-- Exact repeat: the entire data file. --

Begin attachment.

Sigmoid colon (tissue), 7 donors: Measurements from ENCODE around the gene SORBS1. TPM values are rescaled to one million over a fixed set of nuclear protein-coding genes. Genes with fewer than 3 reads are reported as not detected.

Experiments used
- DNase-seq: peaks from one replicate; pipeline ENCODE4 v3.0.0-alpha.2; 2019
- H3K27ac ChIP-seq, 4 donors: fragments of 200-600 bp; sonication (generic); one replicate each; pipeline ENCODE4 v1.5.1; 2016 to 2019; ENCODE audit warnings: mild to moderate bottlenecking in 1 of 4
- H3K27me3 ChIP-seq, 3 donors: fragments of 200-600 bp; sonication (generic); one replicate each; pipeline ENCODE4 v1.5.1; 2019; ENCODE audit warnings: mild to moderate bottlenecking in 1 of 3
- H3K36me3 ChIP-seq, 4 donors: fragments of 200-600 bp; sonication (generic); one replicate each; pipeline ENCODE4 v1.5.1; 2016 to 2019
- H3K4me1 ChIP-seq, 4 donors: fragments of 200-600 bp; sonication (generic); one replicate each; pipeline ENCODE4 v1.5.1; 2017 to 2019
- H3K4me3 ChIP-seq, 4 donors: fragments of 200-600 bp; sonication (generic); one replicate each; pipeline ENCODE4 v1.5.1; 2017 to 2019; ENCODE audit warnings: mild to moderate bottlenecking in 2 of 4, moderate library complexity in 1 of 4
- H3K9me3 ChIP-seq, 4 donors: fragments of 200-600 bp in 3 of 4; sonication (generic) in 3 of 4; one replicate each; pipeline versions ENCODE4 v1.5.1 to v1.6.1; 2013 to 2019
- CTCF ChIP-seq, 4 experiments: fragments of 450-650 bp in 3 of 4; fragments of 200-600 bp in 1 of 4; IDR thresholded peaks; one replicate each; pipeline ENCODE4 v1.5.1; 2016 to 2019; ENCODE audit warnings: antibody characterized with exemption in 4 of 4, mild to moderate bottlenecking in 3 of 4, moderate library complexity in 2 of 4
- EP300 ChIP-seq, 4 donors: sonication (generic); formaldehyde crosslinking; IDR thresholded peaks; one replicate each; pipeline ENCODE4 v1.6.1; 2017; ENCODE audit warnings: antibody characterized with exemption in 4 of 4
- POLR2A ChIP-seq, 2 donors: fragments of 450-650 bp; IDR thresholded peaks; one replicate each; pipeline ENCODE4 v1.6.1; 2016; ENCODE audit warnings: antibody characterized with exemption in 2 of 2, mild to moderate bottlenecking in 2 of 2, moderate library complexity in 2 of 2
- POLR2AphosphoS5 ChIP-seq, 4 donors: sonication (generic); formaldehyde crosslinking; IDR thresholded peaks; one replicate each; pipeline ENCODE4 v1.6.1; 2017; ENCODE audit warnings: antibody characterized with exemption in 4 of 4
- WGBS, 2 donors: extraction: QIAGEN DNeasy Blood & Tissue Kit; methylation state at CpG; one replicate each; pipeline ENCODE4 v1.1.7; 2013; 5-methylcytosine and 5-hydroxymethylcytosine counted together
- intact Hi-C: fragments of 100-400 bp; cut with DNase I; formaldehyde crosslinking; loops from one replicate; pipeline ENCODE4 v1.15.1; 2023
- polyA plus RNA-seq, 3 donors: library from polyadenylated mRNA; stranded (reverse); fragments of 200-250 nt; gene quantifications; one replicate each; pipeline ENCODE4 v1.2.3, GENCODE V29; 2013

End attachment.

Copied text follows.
Sigmoid colon (tissue), 7 donors: Measurements from ENCODE around the gene SORBS1. TPM values are rescaled to one million over a fixed set of nuclear protein-coding genes. Genes with fewer than 3 reads are reported as not detected.

Experiments used
- DNase-seq: peaks from one replicate; pipeline ENCODE4 v3.0.0-alpha.2; 2019
- H3K27ac ChIP-seq, 4 donors: fragments of 200-600 bp; sonication (generic); one replicate each; pipeline ENCODE4 v1.5.1; 2016 to 2019; ENCODE audit warnings: mild to moderate bottlenecking in 1 of 4
- H3K27me3 ChIP-seq, 3 donors: fragments of 200-600 bp; sonication (generic); one replicate each; pipeline ENCODE4 v1.5.1; 2019; ENCODE audit warnings: mild to moderate bottlenecking in 1 of 3
- H3K36me3 ChIP-seq, 4 donors: fragments of 200-600 bp; sonication (generic); one replicate each; pipeline ENCODE4 v1.5.1; 2016 to 2019
- H3K4me1 ChIP-seq, 4 donors: fragments of 200-600 bp; sonication (generic); one replicate each; pipeline ENCODE4 v1.5.1; 2017 to 2019
- H3K4me3 ChIP-seq, 4 donors: fragments of 200-600 bp; sonication (generic); one replicate each; pipeline ENCODE4 v1.5.1; 2017 to 2019; ENCODE audit warnings: mild to moderate bottlenecking in 2 of 4, moderate library complexity in 1 of 4
- H3K9me3 ChIP-seq, 4 donors: fragments of 200-600 bp in 3 of 4; sonication (generic) in 3 of 4; one replicate each; pipeline versions ENCODE4 v1.5.1 to v1.6.1; 2013 to 2019
- CTCF ChIP-seq, 4 experiments: fragments of 450-650 bp in 3 of 4; fragments of 200-600 bp in 1 of 4; IDR thresholded peaks; one replicate each; pipeline ENCODE4 v1.5.1; 2016 to 2019; ENCODE audit warnings: antibody characterized with exemption in 4 of 4, mild to moderate bottlenecking in 3 of 4, moderate library complexity in 2 of 4
- EP300 ChIP-seq, 4 donors: sonication (generic); formaldehyde crosslinking; IDR thresholded peaks; one replicate each; pipeline ENCODE4 v1.6.1; 2017; ENCODE audit warnings: antibody characterized with exemption in 4 of 4
- POLR2A ChIP-seq, 2 donors: fragments of 450-650 bp; IDR thresholded peaks; one replicate each; pipeline ENCODE4 v1.6.1; 2016; ENCODE audit warnings: antibody characterized with exemption in 2 of 2, mild to moderate bottlenecking in 2 of 2, moderate library complexity in 2 of 2
- POLR2AphosphoS5 ChIP-seq, 4 donors: sonication (generic); formaldehyde crosslinking; IDR thresholded peaks; one replicate each; pipeline ENCODE4 v1.6.1; 2017; ENCODE audit warnings: antibody characterized with exemption in 4 of 4
- WGBS, 2 donors: extraction: QIAGEN DNeasy Blood & Tissue Kit; methylation state at CpG; one replicate each; pipeline ENCODE4 v1.1.7; 2013; 5-methylcytosine and 5-hydroxymethylcytosine counted together
- intact Hi-C: fragments of 100-400 bp; cut with DNase I; formaldehyde crosslinking; loops from one replicate; pipeline ENCODE4 v1.15.1; 2023
- polyA plus RNA-seq, 3 donors: library from polyadenylated mRNA; stranded (reverse); fragments of 200-250 nt; gene quantifications; one replicate each; pipeline ENCODE4 v1.2.3, GENCODE V29; 2013